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Can it be applied when the water is still coming in?
I chiseled out the crack, made a peanut butter like consistency with the cement, balled it up and stuffed it into the crack. It held back some water but the water was starting to washed away the cement.
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Old 03-03-2010, 05:57 PM   #12
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Theoretically hydraulic cement will work when water is flowing, but in my experience it is tough to keep it in place long enough to harden. You may want to consider using epoxy to fill the cracks. There are some interesting mixes of epoxy that can be injected using a syring type device, or an air pressure controlled nozzle, that will harden rapidly and can tolerate a small amount of flowing water. Search for epoxy crack repair. The Sika Corporation has a wide range of epoxy products, some of which are specifically designed to minimize water intrusion through concrete.
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Old 03-03-2010, 06:08 PM   #13
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Hydraulic Cement


There are also some specialty product you can get at a concrete supply yard as well. One of the names I remember was "Dam-It". There was another that used to be more common, just can't think of the name now. It sounds alot like the same material Ron is talking about. It set's REALLY fast. You will feel the heat coming off of it through the rubber gloves.

My dad taught me years ago, get it just wet enough to form a ball, put it on your fist, & "pound it home!" This stuff would set-up within 30 seconds, at least to the point that it would stay in place and stop running water.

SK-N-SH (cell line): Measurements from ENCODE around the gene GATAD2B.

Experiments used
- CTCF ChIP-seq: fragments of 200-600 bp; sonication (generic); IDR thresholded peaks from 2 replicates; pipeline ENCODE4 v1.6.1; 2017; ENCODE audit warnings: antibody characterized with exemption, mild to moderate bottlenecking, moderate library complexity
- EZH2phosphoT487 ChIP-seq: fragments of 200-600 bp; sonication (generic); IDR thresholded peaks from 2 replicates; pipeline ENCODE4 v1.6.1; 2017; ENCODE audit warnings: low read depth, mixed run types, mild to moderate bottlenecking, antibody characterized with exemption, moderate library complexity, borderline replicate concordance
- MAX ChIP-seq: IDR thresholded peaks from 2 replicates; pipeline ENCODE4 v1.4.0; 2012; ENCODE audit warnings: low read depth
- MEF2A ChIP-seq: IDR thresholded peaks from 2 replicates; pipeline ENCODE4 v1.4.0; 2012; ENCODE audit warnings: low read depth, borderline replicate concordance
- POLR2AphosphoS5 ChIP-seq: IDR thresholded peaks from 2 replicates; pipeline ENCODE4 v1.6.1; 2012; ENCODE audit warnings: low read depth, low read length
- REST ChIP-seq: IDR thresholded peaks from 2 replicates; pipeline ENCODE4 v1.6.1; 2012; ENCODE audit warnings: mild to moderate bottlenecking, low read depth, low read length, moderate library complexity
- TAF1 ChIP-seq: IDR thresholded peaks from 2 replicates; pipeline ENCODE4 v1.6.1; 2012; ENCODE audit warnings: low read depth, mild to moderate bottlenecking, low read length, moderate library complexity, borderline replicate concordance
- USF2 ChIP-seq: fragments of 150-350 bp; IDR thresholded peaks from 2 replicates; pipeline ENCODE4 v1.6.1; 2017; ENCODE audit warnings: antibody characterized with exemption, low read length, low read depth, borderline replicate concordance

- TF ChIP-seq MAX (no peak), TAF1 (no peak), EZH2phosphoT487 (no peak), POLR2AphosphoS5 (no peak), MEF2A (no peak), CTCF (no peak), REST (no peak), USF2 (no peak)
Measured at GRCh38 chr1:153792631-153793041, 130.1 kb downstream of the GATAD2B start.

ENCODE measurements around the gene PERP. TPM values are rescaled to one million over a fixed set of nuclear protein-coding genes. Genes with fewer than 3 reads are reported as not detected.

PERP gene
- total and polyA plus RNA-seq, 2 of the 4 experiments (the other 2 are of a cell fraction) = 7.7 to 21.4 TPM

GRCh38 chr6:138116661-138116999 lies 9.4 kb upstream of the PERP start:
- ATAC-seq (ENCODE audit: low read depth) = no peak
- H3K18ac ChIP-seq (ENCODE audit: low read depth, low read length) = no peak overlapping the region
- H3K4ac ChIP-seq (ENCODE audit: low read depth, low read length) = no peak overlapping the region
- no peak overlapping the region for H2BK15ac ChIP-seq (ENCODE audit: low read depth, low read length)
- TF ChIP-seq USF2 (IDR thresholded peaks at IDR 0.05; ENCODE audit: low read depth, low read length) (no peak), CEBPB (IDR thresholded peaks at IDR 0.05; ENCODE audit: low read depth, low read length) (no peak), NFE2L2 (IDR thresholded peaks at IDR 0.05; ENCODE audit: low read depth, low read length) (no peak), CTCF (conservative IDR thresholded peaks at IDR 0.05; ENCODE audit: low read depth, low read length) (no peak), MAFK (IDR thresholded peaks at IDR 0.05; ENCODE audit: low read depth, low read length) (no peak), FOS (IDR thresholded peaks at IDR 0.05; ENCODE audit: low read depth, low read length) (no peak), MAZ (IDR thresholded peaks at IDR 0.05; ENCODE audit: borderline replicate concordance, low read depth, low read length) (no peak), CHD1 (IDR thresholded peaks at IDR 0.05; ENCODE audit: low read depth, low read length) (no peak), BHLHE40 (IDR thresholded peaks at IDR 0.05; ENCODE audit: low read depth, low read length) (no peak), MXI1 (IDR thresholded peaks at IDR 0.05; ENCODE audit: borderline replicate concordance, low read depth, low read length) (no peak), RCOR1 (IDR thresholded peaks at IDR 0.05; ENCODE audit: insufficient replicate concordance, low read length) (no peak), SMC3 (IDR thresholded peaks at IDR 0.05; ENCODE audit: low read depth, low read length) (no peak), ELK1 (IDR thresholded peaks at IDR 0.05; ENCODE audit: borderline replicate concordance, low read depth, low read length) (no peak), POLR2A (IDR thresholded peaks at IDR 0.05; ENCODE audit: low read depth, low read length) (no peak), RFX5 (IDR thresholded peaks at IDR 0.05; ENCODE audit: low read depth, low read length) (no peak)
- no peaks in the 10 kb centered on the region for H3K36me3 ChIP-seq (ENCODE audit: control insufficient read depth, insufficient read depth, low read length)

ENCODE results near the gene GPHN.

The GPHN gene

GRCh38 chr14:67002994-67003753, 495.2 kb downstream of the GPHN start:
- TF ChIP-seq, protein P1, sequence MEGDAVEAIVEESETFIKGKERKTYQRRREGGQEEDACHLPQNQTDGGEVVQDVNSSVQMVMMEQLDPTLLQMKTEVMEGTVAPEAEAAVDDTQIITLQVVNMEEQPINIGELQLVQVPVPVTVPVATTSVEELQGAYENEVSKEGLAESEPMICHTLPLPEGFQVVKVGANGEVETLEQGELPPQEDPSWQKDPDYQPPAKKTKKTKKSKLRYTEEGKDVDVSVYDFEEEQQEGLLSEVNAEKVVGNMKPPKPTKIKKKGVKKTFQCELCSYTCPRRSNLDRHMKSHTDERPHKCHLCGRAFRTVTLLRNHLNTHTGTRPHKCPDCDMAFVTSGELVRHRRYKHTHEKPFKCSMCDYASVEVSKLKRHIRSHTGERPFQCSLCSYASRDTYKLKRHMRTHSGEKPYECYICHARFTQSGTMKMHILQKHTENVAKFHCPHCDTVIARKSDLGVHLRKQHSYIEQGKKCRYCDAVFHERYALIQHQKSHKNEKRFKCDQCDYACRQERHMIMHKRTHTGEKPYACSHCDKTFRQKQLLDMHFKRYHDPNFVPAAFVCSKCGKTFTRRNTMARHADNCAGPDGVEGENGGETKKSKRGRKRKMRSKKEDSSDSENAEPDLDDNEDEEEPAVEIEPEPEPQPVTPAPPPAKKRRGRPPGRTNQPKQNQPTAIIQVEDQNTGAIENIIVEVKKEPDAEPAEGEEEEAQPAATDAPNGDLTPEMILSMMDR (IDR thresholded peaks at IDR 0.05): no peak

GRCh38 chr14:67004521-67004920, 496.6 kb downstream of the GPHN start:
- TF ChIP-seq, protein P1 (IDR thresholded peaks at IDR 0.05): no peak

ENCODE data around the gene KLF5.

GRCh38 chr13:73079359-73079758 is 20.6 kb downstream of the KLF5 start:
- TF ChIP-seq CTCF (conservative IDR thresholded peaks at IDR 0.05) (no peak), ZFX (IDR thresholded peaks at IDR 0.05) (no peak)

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Old 03-03-2010, 06:24 PM   #14
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Hydraulic Cement


Quote:
Originally Posted by Red Truck View Post
Can it be applied when the water is still coming in?
I chiseled out the crack, made a peanut butter like consistency with the cement, balled it up and stuffed it into the crack. It held back some water but the water was starting to washed away the cement.
There are caveats to all products and applications. It's generally up to the person doing the job to determine the success level expected based upon the current conditions.
This is where experience trumps optimism.
Ron
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Old 03-03-2010, 08:57 PM   #15
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Hydraulic Cement


A peanut butter consistency is probably too wet to be stable long enough to set in place properly. You have to be able to force it in.

Dick